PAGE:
1. Economic contribution: McKinsey Global, a premium research institute,  has theorized by the year 2025, that IoT will make a yearly economic contribution between the ranges of $3.9T to $11.1T. They arrived at this prediction by taking into account a lot of scenarios such as use cases and diverse settings including cities, factories, retail environments, and healthcare.

What is the future of IoT?

More sensors

Embedded sensors are used to collect data from around the world. The IoT sensor market alone is expected to be worth a staggering $27 billion by 2022.  That means we will see a whole lot of sensors in the future.

Data privacy will become a priority

When it comes to IoT, one of the main concerns consumers and developers have had is concerns about privacy. The Equifax fiasco and Cambridge-Analytica quickly come to mind when talking about the data breach. IoT products are going to be strictly regulated, and privacy will be the primary concern in the future.

Machine learning

Machine Learning is going to become an integral part of IoT devices.  Big companies like Microsoft, IBM, and Google, are investing in AI and machine learning. That is the only way we can keep moving forward.

Tightened Security and Higher physical standards

Hacks and data breaches have proved that the security of IoT devices needs to be kicked up several notches. Another change we will see is in the physical standards. Devices will be valued based on their level of security and endurance in the future rather than how cheap they are to produce.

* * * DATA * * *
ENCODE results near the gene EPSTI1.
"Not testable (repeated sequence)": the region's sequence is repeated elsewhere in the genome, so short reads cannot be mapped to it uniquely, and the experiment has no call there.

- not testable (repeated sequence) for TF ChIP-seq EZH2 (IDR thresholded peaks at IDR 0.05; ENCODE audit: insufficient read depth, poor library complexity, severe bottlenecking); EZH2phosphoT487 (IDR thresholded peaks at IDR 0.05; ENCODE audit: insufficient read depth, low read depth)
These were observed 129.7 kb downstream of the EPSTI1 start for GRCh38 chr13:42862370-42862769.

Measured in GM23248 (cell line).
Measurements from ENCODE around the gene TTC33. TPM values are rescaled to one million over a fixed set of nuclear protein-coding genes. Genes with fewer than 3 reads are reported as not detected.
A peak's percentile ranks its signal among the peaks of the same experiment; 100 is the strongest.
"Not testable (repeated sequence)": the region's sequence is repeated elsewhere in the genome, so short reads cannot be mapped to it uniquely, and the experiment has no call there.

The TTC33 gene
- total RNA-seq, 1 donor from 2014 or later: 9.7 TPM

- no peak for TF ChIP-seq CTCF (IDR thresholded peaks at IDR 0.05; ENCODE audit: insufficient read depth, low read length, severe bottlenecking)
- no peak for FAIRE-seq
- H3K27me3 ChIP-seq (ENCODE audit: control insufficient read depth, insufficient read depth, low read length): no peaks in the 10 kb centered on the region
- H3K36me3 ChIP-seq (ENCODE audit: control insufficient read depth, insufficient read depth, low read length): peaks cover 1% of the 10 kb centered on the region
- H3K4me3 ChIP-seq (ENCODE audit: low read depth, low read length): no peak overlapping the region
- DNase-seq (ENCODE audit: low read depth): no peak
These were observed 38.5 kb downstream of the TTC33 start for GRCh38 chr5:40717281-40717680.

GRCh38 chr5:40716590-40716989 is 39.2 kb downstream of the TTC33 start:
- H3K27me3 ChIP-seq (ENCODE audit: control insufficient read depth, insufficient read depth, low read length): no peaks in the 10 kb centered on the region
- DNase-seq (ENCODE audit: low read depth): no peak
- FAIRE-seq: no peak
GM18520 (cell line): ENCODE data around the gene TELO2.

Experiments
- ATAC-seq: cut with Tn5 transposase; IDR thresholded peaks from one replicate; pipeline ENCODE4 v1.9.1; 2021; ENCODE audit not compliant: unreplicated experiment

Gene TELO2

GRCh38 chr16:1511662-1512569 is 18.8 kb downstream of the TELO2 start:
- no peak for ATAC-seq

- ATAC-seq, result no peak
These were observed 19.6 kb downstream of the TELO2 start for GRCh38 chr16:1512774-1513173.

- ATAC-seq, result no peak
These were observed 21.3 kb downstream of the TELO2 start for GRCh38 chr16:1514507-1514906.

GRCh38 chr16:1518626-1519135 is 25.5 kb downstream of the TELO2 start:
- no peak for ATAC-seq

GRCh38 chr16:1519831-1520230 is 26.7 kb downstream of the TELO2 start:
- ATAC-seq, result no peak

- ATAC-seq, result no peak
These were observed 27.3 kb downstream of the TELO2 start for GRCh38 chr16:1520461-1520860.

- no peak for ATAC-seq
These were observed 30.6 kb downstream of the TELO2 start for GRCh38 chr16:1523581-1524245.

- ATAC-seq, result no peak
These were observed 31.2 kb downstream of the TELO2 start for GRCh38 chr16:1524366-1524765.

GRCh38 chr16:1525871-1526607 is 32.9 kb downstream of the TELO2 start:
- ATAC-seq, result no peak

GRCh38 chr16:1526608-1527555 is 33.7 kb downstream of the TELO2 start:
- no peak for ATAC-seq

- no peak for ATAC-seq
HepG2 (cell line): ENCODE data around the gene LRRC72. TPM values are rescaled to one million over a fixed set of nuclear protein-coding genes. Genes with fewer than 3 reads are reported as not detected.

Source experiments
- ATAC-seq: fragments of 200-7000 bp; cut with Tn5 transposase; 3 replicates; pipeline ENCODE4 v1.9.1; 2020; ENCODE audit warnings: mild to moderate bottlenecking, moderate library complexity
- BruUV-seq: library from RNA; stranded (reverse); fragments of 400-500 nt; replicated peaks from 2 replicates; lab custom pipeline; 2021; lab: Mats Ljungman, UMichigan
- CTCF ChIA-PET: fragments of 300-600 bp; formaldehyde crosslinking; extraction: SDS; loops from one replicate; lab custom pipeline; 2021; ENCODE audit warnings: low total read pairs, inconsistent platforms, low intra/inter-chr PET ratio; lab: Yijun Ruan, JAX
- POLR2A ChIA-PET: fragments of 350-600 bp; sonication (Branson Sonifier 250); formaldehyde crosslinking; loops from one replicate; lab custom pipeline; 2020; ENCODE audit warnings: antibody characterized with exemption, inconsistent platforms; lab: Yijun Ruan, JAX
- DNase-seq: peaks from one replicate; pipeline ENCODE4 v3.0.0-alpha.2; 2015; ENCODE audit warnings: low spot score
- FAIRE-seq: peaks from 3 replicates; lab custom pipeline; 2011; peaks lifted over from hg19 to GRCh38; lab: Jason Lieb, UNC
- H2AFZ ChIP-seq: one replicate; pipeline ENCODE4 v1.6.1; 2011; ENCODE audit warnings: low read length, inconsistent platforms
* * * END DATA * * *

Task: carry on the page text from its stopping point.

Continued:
Changing the manufacturing process will change consumer patterns and marketing trends. Battery life will become more of a concern. The standards of production will have a higher benchmark.

Top mobile app developers who develop IoT apps will enforce their own standards to prevent outside regulation.

The only thing that is not likely to change is that IoT will only grow to become a more evolved technology. It will be used in every industry, and people will embrace and accept it as a part of their life. The newer IoT devices are going to be different, better and one step closer to solving all our problems.

Hemendra Singh
Mr. Hemendra Singh, Managing Director, also the co-founder of The NineHertz is a visionary leader who oversees the corporate direction and successful growth of the Company and its employees, alike. With a career spanning nearly 10 years and a degree in Information Technology, Hemendra is the epitome of the new-age entrepreneurship in the emerging Digital India, who has catapulted The NineHertz to be counted among one of the foremost IT Companies in India.


  1. That’s a great read and certainly seems to point to the way we’re headed. One thing I think should be added is the pressure this is going to put on bandwidth. Already, in our experience, IoT solutions and larger rollouts are causing headaches with regard to connectivity, and IoT projects are having to pick and choose what data they want transmitted, and when. This will be even more problematic when the majority of information on a bandwidth scale is video and audio data. (We saw consumer bandwidth use explode when the smart phone came out with its video capabilities). Having just published an article about bandwidth use in the next decade, (using Neilsen’s Law as a starting point), I think the IoT will have to use a number of strategies to be successful, including: bandwidth on demand to manage non-critical data transfers, prioritising what data to transfer, computing at the Edge, and, of course, 5G.

  2. Thanks for your valuable thoughts. Your point on the Bandwidth management is something which surely many of us are concerned about too.